Student attendance dropped during the period of distance learning according to data from Rochester Public Schools.
The school district released the average number of absences for the months during distance learning, as well as the same data from two random days earlier in the year for comparison.
The district kicked off the new learning model March 15 when RPS Superintendent Michael Muñoz announced that the school district would shut down for eight days to prepare for the possibility of moving to the distance learning model. The change was in accordance with the Minnesota Department of Education to curb the spread of the coronavirus. As it turned out, students never returned to the classrooms for the rest of the year.
Since spring break immediately followed the eight days set aside for planning, the students didn’t actually start doing school from home until April.
At that point, the number of student absences increased substantially. In fact, the number of absences during May was essentially double the sample number picked from before distance learning began.
Muñoz said having a decrease in attendance was one of the consequences of making a major mid-year shift in the way students were learning.
“I think to expect the exact percentage that you would have gotten when we were in-person probably wasn’t realistic,” Muñoz said.
The school provided two random days from November and December to show what the numbers looked like prior to distance learning. On Nov. 12, there were 1,242 absences. On Jan. 15, there were 1,361 absences.
The district also provided attendance data for the two days between Muñoz’s announcement and the time when the eight days of planning began. During those two school days, from March 16-17, the average number of absences was 1,534.
In April, there was an average of 1,914 unexcused daily absences. That number increased to 2,685 during May before dropping slightly to 2,586 during the first week of June.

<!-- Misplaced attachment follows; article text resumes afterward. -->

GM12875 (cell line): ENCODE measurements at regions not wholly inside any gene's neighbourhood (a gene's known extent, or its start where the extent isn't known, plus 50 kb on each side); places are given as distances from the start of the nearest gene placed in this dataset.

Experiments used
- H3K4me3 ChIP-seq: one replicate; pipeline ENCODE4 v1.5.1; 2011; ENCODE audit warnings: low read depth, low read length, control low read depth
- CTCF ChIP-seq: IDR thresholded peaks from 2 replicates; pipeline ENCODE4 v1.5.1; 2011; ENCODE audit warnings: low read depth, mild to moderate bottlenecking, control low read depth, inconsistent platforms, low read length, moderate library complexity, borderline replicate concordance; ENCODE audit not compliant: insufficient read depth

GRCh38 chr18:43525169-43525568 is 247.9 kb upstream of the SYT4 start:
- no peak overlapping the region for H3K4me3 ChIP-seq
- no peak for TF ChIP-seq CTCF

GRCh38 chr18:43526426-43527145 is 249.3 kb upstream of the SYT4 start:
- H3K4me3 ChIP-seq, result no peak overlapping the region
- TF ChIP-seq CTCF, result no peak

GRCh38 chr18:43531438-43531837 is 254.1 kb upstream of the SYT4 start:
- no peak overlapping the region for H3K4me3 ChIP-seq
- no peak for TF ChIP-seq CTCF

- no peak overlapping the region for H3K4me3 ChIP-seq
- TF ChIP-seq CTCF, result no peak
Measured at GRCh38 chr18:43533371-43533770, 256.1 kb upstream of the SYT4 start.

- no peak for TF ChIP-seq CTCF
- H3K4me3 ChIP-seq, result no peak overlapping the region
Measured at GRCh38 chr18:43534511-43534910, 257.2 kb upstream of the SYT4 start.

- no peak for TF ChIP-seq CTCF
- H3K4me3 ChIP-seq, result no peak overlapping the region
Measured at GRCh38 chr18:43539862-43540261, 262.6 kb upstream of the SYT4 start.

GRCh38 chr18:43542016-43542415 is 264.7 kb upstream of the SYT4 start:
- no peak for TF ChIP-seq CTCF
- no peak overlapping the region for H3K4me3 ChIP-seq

There are about 18,300 students in the district.
Ultimately, the school district was forgiving of the absences. The Rochester School Board approved grading guidelines near the end of the year that took into account the effect of the pandemic and the switch to distance learning.
For the second semester, secondary students would either receive grades of A, B or No Credit. Students would receive a “no credit” score if they didn’t engage with their classes in any way during distance learning. However, the no credit mark would not affect their GPA or class rank, according to the guidelines.
Muñoz said the number of absences might not be a true reflection of the number of students who were ignoring their work. He said there were some students who interacted with their classes and teachers but never bothered to register their attendance for one reason or another.
A task force is developing plans for the possibility that students will have to continue distance learning during the coming school year. Muñoz said attendance is one of the issues that task force is addressing.
“That’s something this distance learning group is going to have to really work on: how can we make checking in for attendance purposes easier and better for students if we end up doing distance learning this coming school year?” Muñoz said.